Alumni Spotlight: Rachel Cowan

Rachel Cowan is a UNR graduate with a dual degree in Psychology and French. After her study abroad experience in Lyon through USAC, she received her TEFL certifications and now works as an assistant teacher in France through TAPIF.

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Why did you choose this program?

There had always been buzz of a great abroad program at UNR. You would meet people who would speak of it with pride, not even having participated in the program themselves.

My older cousin had previously studied abroad with USAC in Pau, France and every time we would meet at family gatherings she would look me in the eyes and say, "Go," and I would fantasize for hours afterward.

After her time abroad, she began working for Patagonia, where she traveled to French-speaking countries on behalf of their products. The USAC program felt like an open door to the world.

What did your program provider assist you with, and what did you have to organize on your own?

USAC assisted me with everything. They have pre-departure meetings, pamphlets, advisors, FAQs, an easy to use and thorough website, departure and packing checklists, as well as an office at my university.

My dad is very much a dad meme. He needed to know everything and be a part of everything. He asked the same question multiple times in different ways, and always with the classic finisher: "But will she be safe?" Not only did my USAC advisors answer all my emails, they answered my dad's emails and phone calls as well. They worked with us through everything.

Having worked with several different organizations and employers now as a young adult, I realize this is very much a luxury I don't always receive. Even to this day, I feel comfortable shooting my old advisors an email or a text to ask a question.

What is one piece of advice you'd give to someone going on your program?

Pack light. Be okay with being a foreigner. Go to the group events. Be kind to yourself when you're afraid.

If you feel frustrated and uncomfortable in a different culture, that's a good thing. If you feel misunderstood and isolated, you are being pushed to experience a different reality, and it's a challenge not met by many.

You are going to upset your normal rhythm, and when you do that, you realize your "normal" is everything and anything you want it to be. That was a very freeing thing to realize. Things open up after that.

What does an average day/week look like as a participant of this program?

Students participating in this program will have a class schedule during the weekdays. Before and after class is your time; some students choose to spend that time with their host family, exploring the city or other nearby cities (alone or with a group), practicing their French, trying new cuisine, etc.

On the weekends, there are sometimes organized field trips with the USAC group. These include various activities: skiing in the Alps, wine tasting in Beaujolais, visiting the mediterranean sea in Marseille, etc. If not, it's always fun to search for cheap plane or bus tickets and book a flight to another country for a weekend, whether it be a solo trip or with other USAC students.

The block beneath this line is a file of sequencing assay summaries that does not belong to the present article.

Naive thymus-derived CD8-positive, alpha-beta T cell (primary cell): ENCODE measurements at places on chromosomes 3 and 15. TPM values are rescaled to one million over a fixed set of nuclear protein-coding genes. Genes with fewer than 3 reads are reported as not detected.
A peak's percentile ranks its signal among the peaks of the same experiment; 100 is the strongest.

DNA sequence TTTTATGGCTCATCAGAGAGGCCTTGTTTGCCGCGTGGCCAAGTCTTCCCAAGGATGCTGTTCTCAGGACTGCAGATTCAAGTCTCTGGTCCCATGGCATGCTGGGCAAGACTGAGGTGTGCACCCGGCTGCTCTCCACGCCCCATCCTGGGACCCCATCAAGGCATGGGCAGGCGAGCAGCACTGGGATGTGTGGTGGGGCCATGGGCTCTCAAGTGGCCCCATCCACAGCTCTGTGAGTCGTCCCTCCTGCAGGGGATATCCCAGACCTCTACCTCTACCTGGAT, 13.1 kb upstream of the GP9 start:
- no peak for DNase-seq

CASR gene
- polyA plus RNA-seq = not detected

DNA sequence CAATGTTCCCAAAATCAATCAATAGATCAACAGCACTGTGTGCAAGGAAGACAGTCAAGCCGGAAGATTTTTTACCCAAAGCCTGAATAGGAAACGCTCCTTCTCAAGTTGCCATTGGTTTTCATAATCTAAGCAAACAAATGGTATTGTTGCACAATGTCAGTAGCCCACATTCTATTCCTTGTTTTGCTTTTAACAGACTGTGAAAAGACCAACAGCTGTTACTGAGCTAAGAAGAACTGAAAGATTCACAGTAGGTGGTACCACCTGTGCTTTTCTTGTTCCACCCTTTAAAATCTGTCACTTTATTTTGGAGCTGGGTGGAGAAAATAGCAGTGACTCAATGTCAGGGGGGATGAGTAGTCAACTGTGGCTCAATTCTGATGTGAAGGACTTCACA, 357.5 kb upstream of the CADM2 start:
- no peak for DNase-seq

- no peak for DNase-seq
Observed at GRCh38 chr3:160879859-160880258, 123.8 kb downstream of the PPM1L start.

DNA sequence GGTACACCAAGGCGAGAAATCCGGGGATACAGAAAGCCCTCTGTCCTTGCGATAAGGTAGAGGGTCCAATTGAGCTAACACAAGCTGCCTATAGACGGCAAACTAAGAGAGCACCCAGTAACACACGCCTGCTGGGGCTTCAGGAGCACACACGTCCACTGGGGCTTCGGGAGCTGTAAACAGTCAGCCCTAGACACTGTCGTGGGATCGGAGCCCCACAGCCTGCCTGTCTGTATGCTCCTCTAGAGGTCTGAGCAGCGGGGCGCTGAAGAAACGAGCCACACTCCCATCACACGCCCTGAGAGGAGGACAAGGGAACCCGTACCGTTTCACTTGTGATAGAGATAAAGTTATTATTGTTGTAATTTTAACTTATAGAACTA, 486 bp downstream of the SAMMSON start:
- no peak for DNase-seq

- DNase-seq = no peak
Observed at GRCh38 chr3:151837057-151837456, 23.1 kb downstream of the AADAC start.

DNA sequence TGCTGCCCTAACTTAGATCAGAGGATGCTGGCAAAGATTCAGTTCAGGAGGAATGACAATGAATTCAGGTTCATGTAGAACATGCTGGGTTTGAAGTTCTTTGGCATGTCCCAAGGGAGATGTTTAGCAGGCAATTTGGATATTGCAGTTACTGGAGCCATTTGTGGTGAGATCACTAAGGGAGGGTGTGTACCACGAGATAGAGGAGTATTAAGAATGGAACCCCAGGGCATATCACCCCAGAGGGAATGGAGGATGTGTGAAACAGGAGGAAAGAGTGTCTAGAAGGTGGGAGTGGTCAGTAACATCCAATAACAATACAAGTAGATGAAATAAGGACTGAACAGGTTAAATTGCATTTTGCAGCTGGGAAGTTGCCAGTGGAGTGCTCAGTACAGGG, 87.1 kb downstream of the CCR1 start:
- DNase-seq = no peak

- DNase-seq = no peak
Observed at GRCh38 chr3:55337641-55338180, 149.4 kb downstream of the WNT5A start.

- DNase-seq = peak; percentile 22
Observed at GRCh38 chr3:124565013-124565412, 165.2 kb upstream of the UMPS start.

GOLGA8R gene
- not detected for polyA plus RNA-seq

Going into your experience abroad, what was your biggest fear, and how did you overcome it? How did your views on the issue change?

I was terrified to speak the language. In any given situation, I know how to convey my thoughts. Am I scared? I know how to present that. Do I want to make a joke in front of my friends? Yes, I know the perfect 90's phrase to use ironically and in what tone. Doesn't go over well? I'll steal the joke from a Netflix standup I watched earlier this month. But in French, I have no clue how to convey any of that.

My host mother forced me out of the house one day to ask if the construction worker wanted a coffee. She would say, "Go! Go practice your French!" It was painful when he asked me questions and all I could do was stare and repeat the phrase he had said over and over in my head, searching for any part of the sentence that sounded familiar.

You have to look dumb a lot. But those are the words you remember most, the ones that you fail to comprehend the first time around. I remember talking to a jazz musician in line to the bathroom on a boat in Lyon, recognizing every word she spoke, and talking fluidly in French. Those are the moments that make it all worth it -- all the embarrassment and misunderstanding. When you can finally connect with a portion of the world that was closed off to you before.

Do you have a favorite story you'd like to share?

My favorite stories are always bathroom stories. Paris makes you pay to use a public restroom, so invite your Dad and watch him dance while searching for a Euro when all he has are quarters.

I learned what the phrase "groundhogging" meant after running down the streets of London with a friend while frantically searching for a pub with a bathroom. It was a great pleasure to experience "the claw," or someone else's hand enter your stall asking, "Sorry, but... do you have any toilet paper?" in a proper English accent.

Even better fun is to eat the local cuisine, be "bloquée" for a week, and to clog your boyfriend's parent's bathroom when meeting them for the first time. I'm pretty sure she asked "what died in there?" afterward, but I didn't catch all the words, they were in French.